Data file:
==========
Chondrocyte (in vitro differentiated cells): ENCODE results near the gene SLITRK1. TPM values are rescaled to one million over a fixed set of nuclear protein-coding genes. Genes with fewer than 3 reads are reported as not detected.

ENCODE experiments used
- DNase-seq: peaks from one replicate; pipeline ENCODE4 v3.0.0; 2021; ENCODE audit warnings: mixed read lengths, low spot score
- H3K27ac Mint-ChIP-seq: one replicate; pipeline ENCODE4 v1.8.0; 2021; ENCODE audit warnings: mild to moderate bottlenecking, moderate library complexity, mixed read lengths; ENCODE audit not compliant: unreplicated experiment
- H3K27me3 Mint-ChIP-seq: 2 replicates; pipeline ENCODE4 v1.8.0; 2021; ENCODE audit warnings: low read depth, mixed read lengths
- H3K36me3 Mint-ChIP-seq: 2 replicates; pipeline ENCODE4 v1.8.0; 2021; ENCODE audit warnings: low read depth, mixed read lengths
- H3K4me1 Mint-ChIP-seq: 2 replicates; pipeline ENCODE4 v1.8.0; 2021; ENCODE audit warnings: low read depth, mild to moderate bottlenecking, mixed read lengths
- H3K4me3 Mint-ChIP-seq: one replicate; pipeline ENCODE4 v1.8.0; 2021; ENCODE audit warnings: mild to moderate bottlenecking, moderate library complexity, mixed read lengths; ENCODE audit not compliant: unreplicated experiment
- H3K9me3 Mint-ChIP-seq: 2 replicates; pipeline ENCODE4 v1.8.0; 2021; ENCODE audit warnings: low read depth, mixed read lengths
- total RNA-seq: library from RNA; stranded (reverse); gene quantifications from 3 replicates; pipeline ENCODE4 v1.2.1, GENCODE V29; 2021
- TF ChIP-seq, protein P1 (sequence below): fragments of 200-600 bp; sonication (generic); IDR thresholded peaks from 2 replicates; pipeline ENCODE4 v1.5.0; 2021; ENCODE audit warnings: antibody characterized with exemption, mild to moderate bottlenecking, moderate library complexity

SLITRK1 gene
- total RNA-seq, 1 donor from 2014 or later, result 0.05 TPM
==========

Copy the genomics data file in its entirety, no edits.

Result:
Chondrocyte (in vitro differentiated cells): ENCODE results near the gene SLITRK1. TPM values are rescaled to one million over a fixed set of nuclear protein-coding genes. Genes with fewer than 3 reads are reported as not detected.

ENCODE experiments used
- DNase-seq: peaks from one replicate; pipeline ENCODE4 v3.0.0; 2021; ENCODE audit warnings: mixed read lengths, low spot score
- H3K27ac Mint-ChIP-seq: one replicate; pipeline ENCODE4 v1.8.0; 2021; ENCODE audit warnings: mild to moderate bottlenecking, moderate library complexity, mixed read lengths; ENCODE audit not compliant: unreplicated experiment
- H3K27me3 Mint-ChIP-seq: 2 replicates; pipeline ENCODE4 v1.8.0; 2021; ENCODE audit warnings: low read depth, mixed read lengths
- H3K36me3 Mint-ChIP-seq: 2 replicates; pipeline ENCODE4 v1.8.0; 2021; ENCODE audit warnings: low read depth, mixed read lengths
- H3K4me1 Mint-ChIP-seq: 2 replicates; pipeline ENCODE4 v1.8.0; 2021; ENCODE audit warnings: low read depth, mild to moderate bottlenecking, mixed read lengths
- H3K4me3 Mint-ChIP-seq: one replicate; pipeline ENCODE4 v1.8.0; 2021; ENCODE audit warnings: mild to moderate bottlenecking, moderate library complexity, mixed read lengths; ENCODE audit not compliant: unreplicated experiment
- H3K9me3 Mint-ChIP-seq: 2 replicates; pipeline ENCODE4 v1.8.0; 2021; ENCODE audit warnings: low read depth, mixed read lengths
- total RNA-seq: library from RNA; stranded (reverse); gene quantifications from 3 replicates; pipeline ENCODE4 v1.2.1, GENCODE V29; 2021
- TF ChIP-seq, protein P1 (sequence below): fragments of 200-600 bp; sonication (generic); IDR thresholded peaks from 2 replicates; pipeline ENCODE4 v1.5.0; 2021; ENCODE audit warnings: antibody characterized with exemption, mild to moderate bottlenecking, moderate library complexity

SLITRK1 gene
- total RNA-seq, 1 donor from 2014 or later, result 0.05 TPM